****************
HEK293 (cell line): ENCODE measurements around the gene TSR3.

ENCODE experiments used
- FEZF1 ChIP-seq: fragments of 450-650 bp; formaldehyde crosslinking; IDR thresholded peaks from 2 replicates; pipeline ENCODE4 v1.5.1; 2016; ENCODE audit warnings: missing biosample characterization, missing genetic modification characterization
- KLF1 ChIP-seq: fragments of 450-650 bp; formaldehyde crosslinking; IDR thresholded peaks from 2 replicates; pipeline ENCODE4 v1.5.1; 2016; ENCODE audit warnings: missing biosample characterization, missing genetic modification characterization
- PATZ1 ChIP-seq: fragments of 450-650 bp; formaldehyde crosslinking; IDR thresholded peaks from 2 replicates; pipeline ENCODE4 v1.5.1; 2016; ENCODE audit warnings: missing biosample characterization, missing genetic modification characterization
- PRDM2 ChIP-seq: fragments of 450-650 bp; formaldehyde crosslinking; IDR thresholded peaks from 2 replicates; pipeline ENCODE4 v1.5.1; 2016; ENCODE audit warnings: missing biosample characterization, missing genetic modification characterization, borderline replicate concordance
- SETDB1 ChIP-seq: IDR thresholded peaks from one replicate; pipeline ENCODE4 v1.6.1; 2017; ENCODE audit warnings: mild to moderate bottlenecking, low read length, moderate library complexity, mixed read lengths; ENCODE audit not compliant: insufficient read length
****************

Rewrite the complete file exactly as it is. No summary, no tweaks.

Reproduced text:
HEK293 (cell line): ENCODE measurements around the gene TSR3.

ENCODE experiments used
- FEZF1 ChIP-seq: fragments of 450-650 bp; formaldehyde crosslinking; IDR thresholded peaks from 2 replicates; pipeline ENCODE4 v1.5.1; 2016; ENCODE audit warnings: missing biosample characterization, missing genetic modification characterization
- KLF1 ChIP-seq: fragments of 450-650 bp; formaldehyde crosslinking; IDR thresholded peaks from 2 replicates; pipeline ENCODE4 v1.5.1; 2016; ENCODE audit warnings: missing biosample characterization, missing genetic modification characterization
- PATZ1 ChIP-seq: fragments of 450-650 bp; formaldehyde crosslinking; IDR thresholded peaks from 2 replicates; pipeline ENCODE4 v1.5.1; 2016; ENCODE audit warnings: missing biosample characterization, missing genetic modification characterization
- PRDM2 ChIP-seq: fragments of 450-650 bp; formaldehyde crosslinking; IDR thresholded peaks from 2 replicates; pipeline ENCODE4 v1.5.1; 2016; ENCODE audit warnings: missing biosample characterization, missing genetic modification characterization, borderline replicate concordance
- SETDB1 ChIP-seq: IDR thresholded peaks from one replicate; pipeline ENCODE4 v1.6.1; 2017; ENCODE audit warnings: mild to moderate bottlenecking, low read length, moderate library complexity, mixed read lengths; ENCODE audit not compliant: insufficient read length